The family of missing Saudi journalist Jamal Khashoggi has rejected all attempts to use its name to target Saudi Arabia, according to reports. Sultan Khashoggi, speaking on behalf of the Khashoggi family, also rejected a statement being attributed to them earlier, which calls for an "independent and impartial international commission to inquire" Khashoggi's case.
"The men and women of the Khashoggi family are all loyal to the country and utterly refuse to use or exploit the name of the family in an agenda seeking to harm Saudi Arabia," Khashoggi's son Sultan tweeted, according to Gulf News.
The tweet, according to the report, was posted in denial to a statement that is being attributed to the Khashoggi family. According to The Washington Post, the family's statement had read, "We are sadly and anxiously following the conflicting news regarding the fate of our father after losing contact with him two weeks ago, when he disappeared after entering the Saudi consulate in Istanbul....Our family is traumatised, and yearns to be together during this painful time. The strong moral and legal responsibility which our father instilled in us obliges us to call for the establishment of an independent and impartial international commission to inquire into the circumstances of his death. We are grateful to all those who have respected our privacy during these difficult times."
Khashoggi, a Washington Post contributor who lived in the United States, vanished on 2 October after entering the Saudi consulate in Istanbul to obtain a document needed to marry his Turkish fiancee, Hatice Cengiz, who waited for him outside.
Turkish Police say he was murdered inside the consulate by a 15-member Saudi team that flew into the country just ahead of Khashoggi's scheduled appointment, and left the same day, according to Turkish government sources.
Saudi Arabia insists Khashoggi exited the consulate after a brief visit.
Salah Khashoggi, the eldest son of Khashoggi, told Al-Arabiya English that the disappearance of his father should not be politicised by "foreign parties". He also confirmed that all members of his family support the official Saudi investigations, which only "will lead us to positive results and uncover the truth."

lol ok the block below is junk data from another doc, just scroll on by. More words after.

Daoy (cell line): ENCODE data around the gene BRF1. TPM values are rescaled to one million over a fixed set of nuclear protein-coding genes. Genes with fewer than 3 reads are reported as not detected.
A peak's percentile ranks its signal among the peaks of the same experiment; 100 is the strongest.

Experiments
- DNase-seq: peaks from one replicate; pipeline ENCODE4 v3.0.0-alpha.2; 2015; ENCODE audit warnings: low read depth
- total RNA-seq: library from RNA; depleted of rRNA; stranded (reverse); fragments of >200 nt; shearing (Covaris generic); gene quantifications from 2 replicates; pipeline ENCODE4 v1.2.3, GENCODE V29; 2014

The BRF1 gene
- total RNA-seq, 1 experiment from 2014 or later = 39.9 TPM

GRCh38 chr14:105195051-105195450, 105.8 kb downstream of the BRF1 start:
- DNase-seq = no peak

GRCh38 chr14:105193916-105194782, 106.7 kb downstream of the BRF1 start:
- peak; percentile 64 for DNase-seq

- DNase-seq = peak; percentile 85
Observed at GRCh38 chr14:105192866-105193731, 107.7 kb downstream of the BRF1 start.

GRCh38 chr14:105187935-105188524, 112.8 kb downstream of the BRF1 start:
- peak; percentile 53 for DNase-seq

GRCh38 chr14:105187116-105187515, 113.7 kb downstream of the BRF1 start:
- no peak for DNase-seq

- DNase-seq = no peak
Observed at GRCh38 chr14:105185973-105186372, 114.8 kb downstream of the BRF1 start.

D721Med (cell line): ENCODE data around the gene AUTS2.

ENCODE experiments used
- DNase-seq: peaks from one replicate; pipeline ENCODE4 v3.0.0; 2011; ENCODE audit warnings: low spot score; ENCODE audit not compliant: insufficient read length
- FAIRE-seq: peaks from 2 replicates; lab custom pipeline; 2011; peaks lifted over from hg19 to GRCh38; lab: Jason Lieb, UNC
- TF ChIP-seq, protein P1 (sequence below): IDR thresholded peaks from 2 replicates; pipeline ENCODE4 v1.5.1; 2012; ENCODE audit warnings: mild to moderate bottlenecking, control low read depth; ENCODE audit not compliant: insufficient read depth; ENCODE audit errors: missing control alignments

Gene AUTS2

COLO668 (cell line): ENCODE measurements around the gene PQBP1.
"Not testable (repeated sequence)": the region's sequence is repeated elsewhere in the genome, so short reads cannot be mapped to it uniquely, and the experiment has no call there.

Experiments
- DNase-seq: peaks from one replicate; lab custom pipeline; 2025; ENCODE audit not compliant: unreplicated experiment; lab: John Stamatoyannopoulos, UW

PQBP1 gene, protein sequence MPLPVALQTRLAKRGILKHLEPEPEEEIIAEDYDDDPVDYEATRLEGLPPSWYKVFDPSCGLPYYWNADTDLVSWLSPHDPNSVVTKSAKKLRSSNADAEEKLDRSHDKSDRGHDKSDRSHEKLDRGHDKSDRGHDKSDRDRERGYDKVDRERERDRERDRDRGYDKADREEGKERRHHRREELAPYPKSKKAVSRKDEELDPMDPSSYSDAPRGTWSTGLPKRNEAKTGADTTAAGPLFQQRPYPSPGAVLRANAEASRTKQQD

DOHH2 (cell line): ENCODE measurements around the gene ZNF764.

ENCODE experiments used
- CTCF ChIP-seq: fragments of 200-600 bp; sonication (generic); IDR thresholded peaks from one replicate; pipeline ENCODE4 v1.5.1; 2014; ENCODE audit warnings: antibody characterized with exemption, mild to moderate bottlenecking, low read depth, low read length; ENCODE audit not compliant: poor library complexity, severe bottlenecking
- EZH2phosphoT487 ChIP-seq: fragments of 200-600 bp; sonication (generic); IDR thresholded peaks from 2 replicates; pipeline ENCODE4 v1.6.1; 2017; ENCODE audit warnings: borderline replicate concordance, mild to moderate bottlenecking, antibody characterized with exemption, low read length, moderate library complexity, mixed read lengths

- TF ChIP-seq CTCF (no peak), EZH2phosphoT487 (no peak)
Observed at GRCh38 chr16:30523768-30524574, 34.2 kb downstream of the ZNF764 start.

Meanwhile, Saudi Arabia has promised that no one will be exempt from inquiry into Khashoggi's disappearance and has ensured a thorough probe. After his visit to Saudi Arabia, US Secretary of State Mike Pompeo said, "My assessment from these meetings is that there is serious commitment to determine all the facts and ensure accountability, including accountability for Saudi Arabia's senior leaders or senior officials."
The crown prince "pledged that the work of the Saudi public prosecutor will produce a full and complete conclusion with full transparency for the world to see," Pompeo added.
International pressure has also been mounting on Riyadh with United Nations human rights chief Michelle Bachelet calling for the lifting of the immunity of officials who might be involved in Khashoggi's disappearance. The foreign ministers from the G7 have also called for a "transparent" probe.
Britain, France and Germany had also called on the Saudi and Turkish authorities to mount a "credible investigation" into the disappearance of Khashoggi, saying they were treating the incident with "utmost seriousness".
Turkey searches Saudi consulate again
Turkey searched the Saudi consulate in Istanbul for a second time overnight as part of a probe into the disappearance of Khashoggi, while the French and Dutch finance ministers pulled out of a Riyadh investment summit amid global criticism of the kingdom.
Turkey’s pro-government Yeni Safak newspaper published on Wednesday what it said were details from audio recordings that purported to document Khashoggi’s torture and interrogation.
The newspaper said Khashoggi’s torturers severed his fingers during the interrogation and later beheaded and dismembered him. A New York Times report cited a senior Turkish official confirming those details.
With inputs from agencies
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Updated Date: Oct 18, 2018 20:10 PM